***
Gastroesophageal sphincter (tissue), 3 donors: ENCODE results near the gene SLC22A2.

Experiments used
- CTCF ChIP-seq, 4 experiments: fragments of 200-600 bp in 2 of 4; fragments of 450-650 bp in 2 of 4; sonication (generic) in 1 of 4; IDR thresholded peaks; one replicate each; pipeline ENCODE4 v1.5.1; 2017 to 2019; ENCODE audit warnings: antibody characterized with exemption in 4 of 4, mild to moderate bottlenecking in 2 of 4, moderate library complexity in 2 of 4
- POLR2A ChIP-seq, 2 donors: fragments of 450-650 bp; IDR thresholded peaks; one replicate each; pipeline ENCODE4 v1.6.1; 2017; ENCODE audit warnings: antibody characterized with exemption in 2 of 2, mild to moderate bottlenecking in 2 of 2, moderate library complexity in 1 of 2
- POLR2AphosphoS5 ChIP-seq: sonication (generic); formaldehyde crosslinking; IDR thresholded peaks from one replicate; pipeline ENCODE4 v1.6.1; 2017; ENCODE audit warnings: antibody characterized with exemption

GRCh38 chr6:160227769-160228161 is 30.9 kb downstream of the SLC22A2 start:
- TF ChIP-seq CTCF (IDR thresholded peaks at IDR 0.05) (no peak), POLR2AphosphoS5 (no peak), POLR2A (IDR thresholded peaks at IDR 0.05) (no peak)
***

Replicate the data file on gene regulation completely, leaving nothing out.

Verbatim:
Gastroesophageal sphincter (tissue), 3 donors: ENCODE results near the gene SLC22A2.

Experiments used
- CTCF ChIP-seq, 4 experiments: fragments of 200-600 bp in 2 of 4; fragments of 450-650 bp in 2 of 4; sonication (generic) in 1 of 4; IDR thresholded peaks; one replicate each; pipeline ENCODE4 v1.5.1; 2017 to 2019; ENCODE audit warnings: antibody characterized with exemption in 4 of 4, mild to moderate bottlenecking in 2 of 4, moderate library complexity in 2 of 4
- POLR2A ChIP-seq, 2 donors: fragments of 450-650 bp; IDR thresholded peaks; one replicate each; pipeline ENCODE4 v1.6.1; 2017; ENCODE audit warnings: antibody characterized with exemption in 2 of 2, mild to moderate bottlenecking in 2 of 2, moderate library complexity in 1 of 2
- POLR2AphosphoS5 ChIP-seq: sonication (generic); formaldehyde crosslinking; IDR thresholded peaks from one replicate; pipeline ENCODE4 v1.6.1; 2017; ENCODE audit warnings: antibody characterized with exemption

GRCh38 chr6:160227769-160228161 is 30.9 kb downstream of the SLC22A2 start:
- TF ChIP-seq CTCF (IDR thresholded peaks at IDR 0.05) (no peak), POLR2AphosphoS5 (no peak), POLR2A (IDR thresholded peaks at IDR 0.05) (no peak)